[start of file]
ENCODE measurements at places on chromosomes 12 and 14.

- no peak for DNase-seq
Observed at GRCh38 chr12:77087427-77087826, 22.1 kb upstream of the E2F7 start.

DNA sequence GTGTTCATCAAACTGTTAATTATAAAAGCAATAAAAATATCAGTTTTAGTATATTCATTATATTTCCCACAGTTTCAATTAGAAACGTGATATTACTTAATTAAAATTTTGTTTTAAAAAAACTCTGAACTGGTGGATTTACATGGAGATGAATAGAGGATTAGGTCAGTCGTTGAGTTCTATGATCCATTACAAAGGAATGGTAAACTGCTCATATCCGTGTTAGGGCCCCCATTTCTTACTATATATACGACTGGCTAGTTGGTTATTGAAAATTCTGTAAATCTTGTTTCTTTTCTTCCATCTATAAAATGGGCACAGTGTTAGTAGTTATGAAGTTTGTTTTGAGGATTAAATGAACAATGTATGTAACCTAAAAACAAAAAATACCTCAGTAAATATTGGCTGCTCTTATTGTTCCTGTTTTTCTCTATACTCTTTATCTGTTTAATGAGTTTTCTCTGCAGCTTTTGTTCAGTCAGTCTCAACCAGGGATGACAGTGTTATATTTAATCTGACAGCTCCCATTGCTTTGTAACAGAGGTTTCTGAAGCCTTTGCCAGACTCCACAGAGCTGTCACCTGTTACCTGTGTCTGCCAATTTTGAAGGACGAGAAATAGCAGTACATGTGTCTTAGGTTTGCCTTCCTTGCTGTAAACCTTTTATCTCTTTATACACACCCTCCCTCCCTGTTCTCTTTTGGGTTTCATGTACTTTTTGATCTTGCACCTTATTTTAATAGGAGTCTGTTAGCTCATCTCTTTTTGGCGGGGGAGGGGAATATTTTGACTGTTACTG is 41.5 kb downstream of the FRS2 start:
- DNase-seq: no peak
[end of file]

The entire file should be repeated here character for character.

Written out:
ENCODE measurements at places on chromosomes 12 and 14.

- no peak for DNase-seq
Observed at GRCh38 chr12:77087427-77087826, 22.1 kb upstream of the E2F7 start.

DNA sequence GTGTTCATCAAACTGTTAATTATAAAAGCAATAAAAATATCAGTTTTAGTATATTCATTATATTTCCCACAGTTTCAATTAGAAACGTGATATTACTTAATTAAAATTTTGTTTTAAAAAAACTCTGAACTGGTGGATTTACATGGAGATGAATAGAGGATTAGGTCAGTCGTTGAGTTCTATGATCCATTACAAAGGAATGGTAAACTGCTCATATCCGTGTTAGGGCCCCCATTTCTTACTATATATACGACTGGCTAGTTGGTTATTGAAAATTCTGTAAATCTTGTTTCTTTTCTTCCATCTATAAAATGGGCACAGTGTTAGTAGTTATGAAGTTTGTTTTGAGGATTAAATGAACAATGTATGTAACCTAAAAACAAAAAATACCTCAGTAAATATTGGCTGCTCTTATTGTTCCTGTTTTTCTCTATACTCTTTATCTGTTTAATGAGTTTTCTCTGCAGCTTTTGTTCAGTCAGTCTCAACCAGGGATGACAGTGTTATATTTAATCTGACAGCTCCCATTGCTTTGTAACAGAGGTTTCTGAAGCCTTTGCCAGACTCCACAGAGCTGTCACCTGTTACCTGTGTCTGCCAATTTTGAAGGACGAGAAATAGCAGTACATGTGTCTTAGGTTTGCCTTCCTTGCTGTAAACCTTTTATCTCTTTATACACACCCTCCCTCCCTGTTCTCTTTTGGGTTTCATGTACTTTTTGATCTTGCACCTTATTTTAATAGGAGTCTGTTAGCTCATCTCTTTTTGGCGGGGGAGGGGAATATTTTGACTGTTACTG is 41.5 kb downstream of the FRS2 start:
- DNase-seq: no peak